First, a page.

India is largely trying to meet the increasing demands of the population through livestock production, however, there are constrains and barriers that has a great impact on the production. The main constrains lies in the animal nutrition and health with advancements in breeding and genetic gains (Udmale et al. 2014)[22]. The feeds for the ruminant animals may be constrained due to the competition for land and water and changing environmental conditions like global warming that may pose a threat to find an alternate solution for the ruminant animal feed. Breeding is another constraint where the exotic breeds might not fit into the production system and environment of India (Nikos and Bruinsma 2012)[23]. The high performing breeds might not work in the Indian situations. For example, Holstein Friesian are getting deficit due to energy and heat stress making them unsustainable. The poor nutrition is another barrier where there is a poor and limited feed-fodder resource that includes forage conservation, fibrous crop residues, strategic supplementation and multi-purpose crop use (Oosting, Udo and Viets)[24]. The technology is another constraint where the farmers need to be progressive with advancement in technology. Moreover, the technology advancement that is economically feasible for the different farming systems and takes into consideration the perceptions of the farmers.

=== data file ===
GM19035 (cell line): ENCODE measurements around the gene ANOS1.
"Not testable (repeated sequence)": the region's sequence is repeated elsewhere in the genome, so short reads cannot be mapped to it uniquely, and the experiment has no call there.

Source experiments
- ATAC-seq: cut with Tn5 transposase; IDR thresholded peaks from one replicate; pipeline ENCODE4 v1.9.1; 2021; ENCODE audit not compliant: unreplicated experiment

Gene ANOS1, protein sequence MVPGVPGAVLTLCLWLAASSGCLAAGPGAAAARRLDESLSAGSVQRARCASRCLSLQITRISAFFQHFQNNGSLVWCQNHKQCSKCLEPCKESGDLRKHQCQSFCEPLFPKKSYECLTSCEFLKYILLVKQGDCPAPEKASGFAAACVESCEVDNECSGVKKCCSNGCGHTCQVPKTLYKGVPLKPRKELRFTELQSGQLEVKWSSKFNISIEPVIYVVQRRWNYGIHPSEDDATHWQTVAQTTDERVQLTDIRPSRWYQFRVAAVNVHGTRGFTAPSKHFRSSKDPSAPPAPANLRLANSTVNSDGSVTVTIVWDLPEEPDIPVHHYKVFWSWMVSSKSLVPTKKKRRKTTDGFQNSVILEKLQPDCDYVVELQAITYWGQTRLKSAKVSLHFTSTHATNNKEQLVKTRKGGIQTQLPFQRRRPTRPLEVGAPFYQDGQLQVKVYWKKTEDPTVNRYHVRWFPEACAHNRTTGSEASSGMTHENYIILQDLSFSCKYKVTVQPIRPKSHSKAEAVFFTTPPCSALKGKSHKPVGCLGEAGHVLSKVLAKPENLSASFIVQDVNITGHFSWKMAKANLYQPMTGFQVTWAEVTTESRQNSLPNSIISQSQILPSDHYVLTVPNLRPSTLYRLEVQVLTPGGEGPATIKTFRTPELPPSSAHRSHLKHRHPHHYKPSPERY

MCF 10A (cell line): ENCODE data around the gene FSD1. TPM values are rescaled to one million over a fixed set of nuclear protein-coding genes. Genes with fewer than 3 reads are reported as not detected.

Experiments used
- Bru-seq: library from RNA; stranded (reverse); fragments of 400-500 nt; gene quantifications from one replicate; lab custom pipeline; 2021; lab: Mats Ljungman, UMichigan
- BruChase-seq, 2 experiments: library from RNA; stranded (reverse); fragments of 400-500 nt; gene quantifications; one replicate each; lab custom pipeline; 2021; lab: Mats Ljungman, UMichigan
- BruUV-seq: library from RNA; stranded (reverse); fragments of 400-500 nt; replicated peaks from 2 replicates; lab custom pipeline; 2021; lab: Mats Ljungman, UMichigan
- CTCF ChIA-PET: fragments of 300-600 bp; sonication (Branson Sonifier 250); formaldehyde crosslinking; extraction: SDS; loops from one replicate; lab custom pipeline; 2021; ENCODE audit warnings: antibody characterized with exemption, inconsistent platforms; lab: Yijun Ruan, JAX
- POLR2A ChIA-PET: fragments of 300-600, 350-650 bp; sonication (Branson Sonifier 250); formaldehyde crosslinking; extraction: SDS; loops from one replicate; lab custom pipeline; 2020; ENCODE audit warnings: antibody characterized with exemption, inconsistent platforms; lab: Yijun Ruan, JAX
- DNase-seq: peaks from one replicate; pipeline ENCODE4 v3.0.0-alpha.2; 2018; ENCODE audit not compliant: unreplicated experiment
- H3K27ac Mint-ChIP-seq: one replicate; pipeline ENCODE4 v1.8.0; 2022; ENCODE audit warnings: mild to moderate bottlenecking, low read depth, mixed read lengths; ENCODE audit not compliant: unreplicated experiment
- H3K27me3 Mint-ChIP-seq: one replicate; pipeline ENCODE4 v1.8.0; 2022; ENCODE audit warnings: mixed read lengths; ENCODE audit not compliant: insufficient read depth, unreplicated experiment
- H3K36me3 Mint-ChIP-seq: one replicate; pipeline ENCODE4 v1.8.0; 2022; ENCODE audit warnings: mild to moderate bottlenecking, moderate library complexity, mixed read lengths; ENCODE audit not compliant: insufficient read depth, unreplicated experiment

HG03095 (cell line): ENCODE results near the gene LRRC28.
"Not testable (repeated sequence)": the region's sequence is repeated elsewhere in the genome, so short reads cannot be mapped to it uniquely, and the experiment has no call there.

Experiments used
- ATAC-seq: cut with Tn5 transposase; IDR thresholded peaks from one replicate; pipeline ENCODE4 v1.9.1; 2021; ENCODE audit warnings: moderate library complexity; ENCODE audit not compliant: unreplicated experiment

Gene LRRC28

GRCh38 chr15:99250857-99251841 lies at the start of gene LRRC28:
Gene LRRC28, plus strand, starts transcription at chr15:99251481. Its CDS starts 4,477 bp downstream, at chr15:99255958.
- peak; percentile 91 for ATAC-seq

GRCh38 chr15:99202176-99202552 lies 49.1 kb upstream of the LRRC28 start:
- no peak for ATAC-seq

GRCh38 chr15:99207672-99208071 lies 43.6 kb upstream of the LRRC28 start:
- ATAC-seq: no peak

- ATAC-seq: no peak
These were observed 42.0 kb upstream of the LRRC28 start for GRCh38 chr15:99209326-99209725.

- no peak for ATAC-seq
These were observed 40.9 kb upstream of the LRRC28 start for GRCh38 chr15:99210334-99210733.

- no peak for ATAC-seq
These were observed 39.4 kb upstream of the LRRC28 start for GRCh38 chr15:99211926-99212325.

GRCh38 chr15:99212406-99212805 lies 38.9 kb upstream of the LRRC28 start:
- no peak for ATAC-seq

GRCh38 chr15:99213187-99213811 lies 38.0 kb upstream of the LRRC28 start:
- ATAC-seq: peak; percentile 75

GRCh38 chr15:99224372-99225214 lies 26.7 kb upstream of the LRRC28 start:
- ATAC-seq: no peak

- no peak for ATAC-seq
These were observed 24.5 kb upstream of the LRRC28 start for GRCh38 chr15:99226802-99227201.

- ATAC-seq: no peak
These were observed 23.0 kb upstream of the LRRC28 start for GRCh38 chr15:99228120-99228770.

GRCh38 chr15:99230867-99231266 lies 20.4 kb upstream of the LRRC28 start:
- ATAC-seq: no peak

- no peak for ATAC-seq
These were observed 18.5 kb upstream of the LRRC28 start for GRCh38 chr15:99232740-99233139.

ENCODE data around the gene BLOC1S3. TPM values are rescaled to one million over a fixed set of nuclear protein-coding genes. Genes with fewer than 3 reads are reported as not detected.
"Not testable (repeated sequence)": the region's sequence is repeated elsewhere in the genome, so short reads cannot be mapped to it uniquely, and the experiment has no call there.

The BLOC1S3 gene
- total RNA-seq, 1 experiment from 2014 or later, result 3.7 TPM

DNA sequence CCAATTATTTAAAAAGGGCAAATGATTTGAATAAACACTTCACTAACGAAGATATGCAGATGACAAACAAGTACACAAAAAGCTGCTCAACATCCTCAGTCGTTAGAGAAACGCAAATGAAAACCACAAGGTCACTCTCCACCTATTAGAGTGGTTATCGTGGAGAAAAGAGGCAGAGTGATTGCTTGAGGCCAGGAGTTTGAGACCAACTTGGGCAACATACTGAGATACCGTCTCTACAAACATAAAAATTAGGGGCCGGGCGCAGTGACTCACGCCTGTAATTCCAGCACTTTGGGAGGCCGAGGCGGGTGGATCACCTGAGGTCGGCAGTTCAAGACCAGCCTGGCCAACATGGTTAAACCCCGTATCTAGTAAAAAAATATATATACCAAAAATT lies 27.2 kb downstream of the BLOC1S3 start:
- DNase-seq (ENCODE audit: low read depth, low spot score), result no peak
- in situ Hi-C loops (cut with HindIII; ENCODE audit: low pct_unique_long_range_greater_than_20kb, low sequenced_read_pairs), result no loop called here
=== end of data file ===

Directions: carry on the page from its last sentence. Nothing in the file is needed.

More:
India is progressing towards the path of liberalization where the country is trying to fulfil the demands of the expanding population. It is trying to encourage the foreign investments in the filed of technology up gradation, quality and product improvement and in the export business (DeFries et al. 2012)[25]. It is encouraging the banks to take up projects to lending. There are wide opportunities for the livestock production through setting up of schemes that diversify and prepare value added livestock products and processing and marketing of the products according to market demand (Herrero and Thornton 2013)[26]. There are opportunities for research initiatives via collaboration of foreign and local agencies. There is also scope for improvements in the animal health and nutrition through finding of alternate food-feeder solutions (Hayes et al. 2013)[27]. Moreover, there is scope for future improvement in the field of technology for the manufacturing, processing and marketing of the livestock products through the rearing of animals. New technology is required for the advancement in productivity and also a need for sustainable development. The modern biotechnology that creates advancements in animal health, genetics and livestock nutrition system through digital platforms and mobile communication are also important areas for advancement (Boland et al. 2013).